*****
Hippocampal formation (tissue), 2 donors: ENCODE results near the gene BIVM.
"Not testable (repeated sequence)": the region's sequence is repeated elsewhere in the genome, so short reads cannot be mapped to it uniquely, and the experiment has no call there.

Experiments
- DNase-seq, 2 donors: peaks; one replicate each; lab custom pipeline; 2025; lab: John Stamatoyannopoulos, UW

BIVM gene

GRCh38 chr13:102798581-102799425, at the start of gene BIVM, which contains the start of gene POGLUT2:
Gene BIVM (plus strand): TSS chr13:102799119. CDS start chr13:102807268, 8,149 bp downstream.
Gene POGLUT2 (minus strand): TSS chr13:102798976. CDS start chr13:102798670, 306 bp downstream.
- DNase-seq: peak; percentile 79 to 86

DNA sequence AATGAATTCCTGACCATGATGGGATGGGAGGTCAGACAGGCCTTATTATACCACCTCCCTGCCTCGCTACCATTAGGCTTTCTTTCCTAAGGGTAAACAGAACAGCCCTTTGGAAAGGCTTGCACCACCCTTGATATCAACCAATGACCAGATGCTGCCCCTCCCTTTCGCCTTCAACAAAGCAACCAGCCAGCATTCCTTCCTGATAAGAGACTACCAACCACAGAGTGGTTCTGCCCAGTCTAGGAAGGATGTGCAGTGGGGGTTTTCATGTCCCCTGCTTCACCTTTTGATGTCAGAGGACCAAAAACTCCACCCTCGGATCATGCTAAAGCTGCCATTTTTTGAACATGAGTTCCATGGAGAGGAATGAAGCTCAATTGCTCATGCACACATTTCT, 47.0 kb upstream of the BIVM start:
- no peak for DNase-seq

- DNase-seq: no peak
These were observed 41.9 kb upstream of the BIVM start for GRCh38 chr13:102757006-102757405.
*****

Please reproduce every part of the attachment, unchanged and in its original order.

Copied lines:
Hippocampal formation (tissue), 2 donors: ENCODE results near the gene BIVM.
"Not testable (repeated sequence)": the region's sequence is repeated elsewhere in the genome, so short reads cannot be mapped to it uniquely, and the experiment has no call there.

Experiments
- DNase-seq, 2 donors: peaks; one replicate each; lab custom pipeline; 2025; lab: John Stamatoyannopoulos, UW

BIVM gene

GRCh38 chr13:102798581-102799425, at the start of gene BIVM, which contains the start of gene POGLUT2:
Gene BIVM (plus strand): TSS chr13:102799119. CDS start chr13:102807268, 8,149 bp downstream.
Gene POGLUT2 (minus strand): TSS chr13:102798976. CDS start chr13:102798670, 306 bp downstream.
- DNase-seq: peak; percentile 79 to 86

DNA sequence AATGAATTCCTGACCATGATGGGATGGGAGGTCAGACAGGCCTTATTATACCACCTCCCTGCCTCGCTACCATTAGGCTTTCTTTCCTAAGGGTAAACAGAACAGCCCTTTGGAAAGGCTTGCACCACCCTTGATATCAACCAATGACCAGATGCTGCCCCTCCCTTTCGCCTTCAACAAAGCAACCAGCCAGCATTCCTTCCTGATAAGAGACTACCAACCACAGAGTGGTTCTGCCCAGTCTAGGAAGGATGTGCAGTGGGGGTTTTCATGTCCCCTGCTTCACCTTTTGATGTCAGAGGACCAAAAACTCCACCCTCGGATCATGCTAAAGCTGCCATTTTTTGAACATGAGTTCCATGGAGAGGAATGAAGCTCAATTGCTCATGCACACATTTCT, 47.0 kb upstream of the BIVM start:
- no peak for DNase-seq

- DNase-seq: no peak
These were observed 41.9 kb upstream of the BIVM start for GRCh38 chr13:102757006-102757405.